Then there's the question of what information these agencies already have access to, thanks to the surveillance partnership between the NSA and GCHQ. Although neither agency is supposed to be focused on domestic surveillance (although both participate in this to some extent), the NSA is allowed to "tip" domestic data to the FBI for law enforcement purposes. Presumably, GCHQ can do the same with MI5. The tipped info may not be as comprehensive as what could be obtained by approaching a provider directly, but it's certainly more than the black hole the current situation is being portrayed as. (Especially considering GCHQ already has permission to break into any computer system located anywhere in the world...)

No matter what conclusion the parties come to, legislation addressing it is likely still several months away, if it ever coheres at all. Congress -- despite its occasional lapses into terrorist-related idiocy -- is likely not interested in subjecting US companies to foreign laws, no matter the stated reason for doing so. But if it doesn't oblige the UK (and others who will jump on the all-access bandwagon), it's safe to assume the British government will move towards forcing US companies to set up local servers and segregating communications and data by country of origin.


Reader Comments (rss)

(Flattened / Threaded)

  1. identicon
    Anonymous Coward, Feb 8th, 2016 @ 3:50am

    Have warrant, will snoop.

    reply to this | link to this | view in thread ]

  2. identicon
    Yes I Know I'm commenting anonymously, Feb 8th, 2016 @ 4:00am

    Treaty for the mutual violation of citizen's rights

    This reads like a successor to EO12333: GCHQ `accidentally' find stuff on US citizens and relay this to the NSA, vice versa. All legal under this treaty.

    reply to this | link to this | view in thread ]

  3. identicon
    Anonymous Coward, Feb 8th, 2016 @ 4:21am

    Re: Treaty for the mutual violation of citizen's rights

    You can pretty much bet this was already going on out from sight of the public. That it's being pushed now most likely means someone either intends or already has a court case in the works over it.

    Most of the 5 eyes have a thing where other foreign countries are fair game. Swapping data back and forth without admitting how it was gotten has been pretty standard. It's made it all the way down to the local cop level in many cases as has been shown here at Techdirt. Misdirection on how the evidence was obtained runs far more common than any LEO office or branch wants to admit.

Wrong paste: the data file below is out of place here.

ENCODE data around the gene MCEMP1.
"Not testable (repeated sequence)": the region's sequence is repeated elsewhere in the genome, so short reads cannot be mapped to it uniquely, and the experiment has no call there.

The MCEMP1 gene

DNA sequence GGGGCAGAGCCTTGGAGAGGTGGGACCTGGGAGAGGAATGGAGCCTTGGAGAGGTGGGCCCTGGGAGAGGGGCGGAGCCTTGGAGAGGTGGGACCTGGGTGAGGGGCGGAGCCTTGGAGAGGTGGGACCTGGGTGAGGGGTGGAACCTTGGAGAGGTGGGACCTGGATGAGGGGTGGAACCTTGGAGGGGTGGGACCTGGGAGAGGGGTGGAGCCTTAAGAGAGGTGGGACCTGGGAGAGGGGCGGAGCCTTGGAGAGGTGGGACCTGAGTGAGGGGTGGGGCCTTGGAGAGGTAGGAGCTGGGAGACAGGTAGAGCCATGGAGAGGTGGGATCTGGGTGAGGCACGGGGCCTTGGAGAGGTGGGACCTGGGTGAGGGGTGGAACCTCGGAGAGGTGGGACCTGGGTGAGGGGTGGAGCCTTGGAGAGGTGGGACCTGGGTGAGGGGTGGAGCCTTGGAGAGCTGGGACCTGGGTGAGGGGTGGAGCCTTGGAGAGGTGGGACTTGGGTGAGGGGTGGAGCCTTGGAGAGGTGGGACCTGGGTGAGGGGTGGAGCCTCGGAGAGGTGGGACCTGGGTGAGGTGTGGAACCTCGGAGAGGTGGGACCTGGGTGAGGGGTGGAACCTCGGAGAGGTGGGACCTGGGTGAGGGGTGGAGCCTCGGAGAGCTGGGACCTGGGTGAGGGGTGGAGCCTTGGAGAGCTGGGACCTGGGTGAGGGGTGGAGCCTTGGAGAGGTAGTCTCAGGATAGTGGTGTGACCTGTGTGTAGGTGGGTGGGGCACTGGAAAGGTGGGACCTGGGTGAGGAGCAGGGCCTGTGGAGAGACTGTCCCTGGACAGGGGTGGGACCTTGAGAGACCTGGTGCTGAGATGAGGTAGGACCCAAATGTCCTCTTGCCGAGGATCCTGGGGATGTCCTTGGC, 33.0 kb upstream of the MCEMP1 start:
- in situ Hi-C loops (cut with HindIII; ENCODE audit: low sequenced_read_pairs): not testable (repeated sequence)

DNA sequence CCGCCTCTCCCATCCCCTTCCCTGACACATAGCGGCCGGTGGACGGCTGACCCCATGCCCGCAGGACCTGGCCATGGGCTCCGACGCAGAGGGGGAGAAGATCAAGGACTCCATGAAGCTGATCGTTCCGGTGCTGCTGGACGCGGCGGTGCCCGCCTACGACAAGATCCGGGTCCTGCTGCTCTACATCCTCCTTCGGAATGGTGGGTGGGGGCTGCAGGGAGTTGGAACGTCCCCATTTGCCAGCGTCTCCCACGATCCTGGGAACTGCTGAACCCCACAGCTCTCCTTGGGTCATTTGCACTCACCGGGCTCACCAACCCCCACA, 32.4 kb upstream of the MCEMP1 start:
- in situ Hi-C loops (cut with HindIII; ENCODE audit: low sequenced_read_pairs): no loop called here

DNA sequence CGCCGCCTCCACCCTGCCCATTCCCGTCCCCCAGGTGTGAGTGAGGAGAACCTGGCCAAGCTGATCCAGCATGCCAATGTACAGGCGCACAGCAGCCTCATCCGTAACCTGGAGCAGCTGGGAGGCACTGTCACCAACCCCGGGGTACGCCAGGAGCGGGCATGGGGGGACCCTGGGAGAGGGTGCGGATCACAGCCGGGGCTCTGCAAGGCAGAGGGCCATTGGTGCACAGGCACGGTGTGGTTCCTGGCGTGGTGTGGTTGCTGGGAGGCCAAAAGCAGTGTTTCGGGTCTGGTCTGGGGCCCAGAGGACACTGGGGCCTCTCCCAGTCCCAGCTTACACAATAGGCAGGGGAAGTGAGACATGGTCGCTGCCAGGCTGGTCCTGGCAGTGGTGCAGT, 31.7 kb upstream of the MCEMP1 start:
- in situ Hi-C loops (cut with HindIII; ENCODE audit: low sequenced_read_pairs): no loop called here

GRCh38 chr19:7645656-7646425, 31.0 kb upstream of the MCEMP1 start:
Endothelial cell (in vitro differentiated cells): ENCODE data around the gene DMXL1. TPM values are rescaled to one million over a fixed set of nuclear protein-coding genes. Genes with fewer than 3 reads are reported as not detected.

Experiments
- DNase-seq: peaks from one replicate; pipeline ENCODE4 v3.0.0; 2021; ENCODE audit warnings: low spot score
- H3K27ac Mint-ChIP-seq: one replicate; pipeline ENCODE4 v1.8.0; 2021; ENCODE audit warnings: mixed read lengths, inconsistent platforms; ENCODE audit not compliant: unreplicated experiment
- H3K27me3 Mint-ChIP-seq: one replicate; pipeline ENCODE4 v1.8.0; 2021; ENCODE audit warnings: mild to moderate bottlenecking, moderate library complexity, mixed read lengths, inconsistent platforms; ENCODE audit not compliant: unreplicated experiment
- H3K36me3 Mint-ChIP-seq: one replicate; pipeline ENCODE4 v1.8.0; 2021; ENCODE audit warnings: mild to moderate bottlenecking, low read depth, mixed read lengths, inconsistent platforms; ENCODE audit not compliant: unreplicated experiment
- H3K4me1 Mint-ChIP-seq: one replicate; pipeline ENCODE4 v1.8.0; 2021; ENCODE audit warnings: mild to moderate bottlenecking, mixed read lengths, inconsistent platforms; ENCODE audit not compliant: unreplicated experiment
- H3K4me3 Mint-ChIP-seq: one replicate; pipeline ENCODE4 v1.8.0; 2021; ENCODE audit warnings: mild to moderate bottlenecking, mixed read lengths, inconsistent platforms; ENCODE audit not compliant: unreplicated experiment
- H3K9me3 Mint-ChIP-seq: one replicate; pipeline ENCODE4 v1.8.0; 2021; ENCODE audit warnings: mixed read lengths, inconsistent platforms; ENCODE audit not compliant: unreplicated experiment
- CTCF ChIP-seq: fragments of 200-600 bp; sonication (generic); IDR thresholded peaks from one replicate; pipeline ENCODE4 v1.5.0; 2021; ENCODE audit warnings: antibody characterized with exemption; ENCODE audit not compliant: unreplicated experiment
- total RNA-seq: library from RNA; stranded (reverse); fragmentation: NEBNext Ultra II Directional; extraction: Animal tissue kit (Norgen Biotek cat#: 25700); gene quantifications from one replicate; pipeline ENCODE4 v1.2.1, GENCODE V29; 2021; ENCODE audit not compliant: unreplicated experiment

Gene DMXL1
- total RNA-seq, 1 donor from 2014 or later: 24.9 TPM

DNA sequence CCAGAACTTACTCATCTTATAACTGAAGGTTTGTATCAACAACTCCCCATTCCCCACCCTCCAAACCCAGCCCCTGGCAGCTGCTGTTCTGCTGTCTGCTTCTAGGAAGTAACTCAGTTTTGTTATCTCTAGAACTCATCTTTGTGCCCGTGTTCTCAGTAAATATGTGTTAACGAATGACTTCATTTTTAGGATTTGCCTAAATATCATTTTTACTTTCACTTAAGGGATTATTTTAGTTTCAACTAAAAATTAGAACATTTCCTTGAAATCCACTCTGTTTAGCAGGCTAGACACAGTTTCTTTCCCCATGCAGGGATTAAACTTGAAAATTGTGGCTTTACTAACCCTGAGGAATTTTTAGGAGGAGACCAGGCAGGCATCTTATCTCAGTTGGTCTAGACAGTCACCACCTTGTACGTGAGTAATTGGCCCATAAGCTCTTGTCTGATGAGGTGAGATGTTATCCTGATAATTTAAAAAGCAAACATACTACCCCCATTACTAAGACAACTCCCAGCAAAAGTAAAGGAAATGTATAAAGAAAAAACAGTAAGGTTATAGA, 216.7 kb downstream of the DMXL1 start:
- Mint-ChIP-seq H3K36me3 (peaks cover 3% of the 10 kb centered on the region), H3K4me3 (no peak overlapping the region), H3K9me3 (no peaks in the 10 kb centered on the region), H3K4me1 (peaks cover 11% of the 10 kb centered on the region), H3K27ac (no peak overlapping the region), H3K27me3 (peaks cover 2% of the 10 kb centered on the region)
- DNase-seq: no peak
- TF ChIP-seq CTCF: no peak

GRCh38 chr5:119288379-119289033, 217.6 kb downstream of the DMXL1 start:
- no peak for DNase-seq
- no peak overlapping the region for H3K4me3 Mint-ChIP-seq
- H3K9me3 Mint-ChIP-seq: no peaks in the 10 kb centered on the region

reply to this | link to this | view in thread ]

  4. identicon
    Anonymous Coward, Feb 8th, 2016 @ 4:30am

    All working toward a one world government

    The push toward a one world government is getting stronger and stronger. Unfortunately, it is only due to the governments need to control the people; the people are not asking for this.

    This will open up the system to all kinds of abuses. How will an American company know or vet that the UK is asking for info on a British citizen and not a US citizen? They will be forced to comply and unable to verify the citizenship of the people being spied upon.

    reply to this | link to this | view in thread ]

  5. icon
    Richard (profile), Feb 8th, 2016 @ 4:53am

    Foriegn Laws

    Congress -- despite its occasional lapses into terrorist-related idiocy -- is likely not interested in subjecting US companies to foreign laws

    Although perfectly happy to subject foriegn companies to US laws.

    reply to this | link to this | view in thread ]

  6. icon
    JoeDetroit (profile), Feb 8th, 2016 @ 4:56am

    Is there still such a thing as a U.S. company?

    Is there still such a thing as a U.S. company? It seems like they are all multi-national corporations now days. OK there are a lot of little firms are still U.S. owned, I know.

    reply to this | link to this | view in thread ]

  7. identicon
    Anonymous Coward, Feb 8th, 2016 @ 5:03am

    Re: Foriegn Laws

    Congress -- despite its occasional lapses into terrorist-related idiocy -- is likely not interested in subjecting US companies to foreign laws

    This is not entirely true. It is my understanding that there are toll roads in Canada that work from license plate readers. Several states have agreed to provide info to Canada so they can bill US drivers who travel those toll roads. Though it is apparently states working this out with Canada and not congress. But still, I cannot imagine why the sheeple would allow this?

    reply to this | link to this | view in thread ]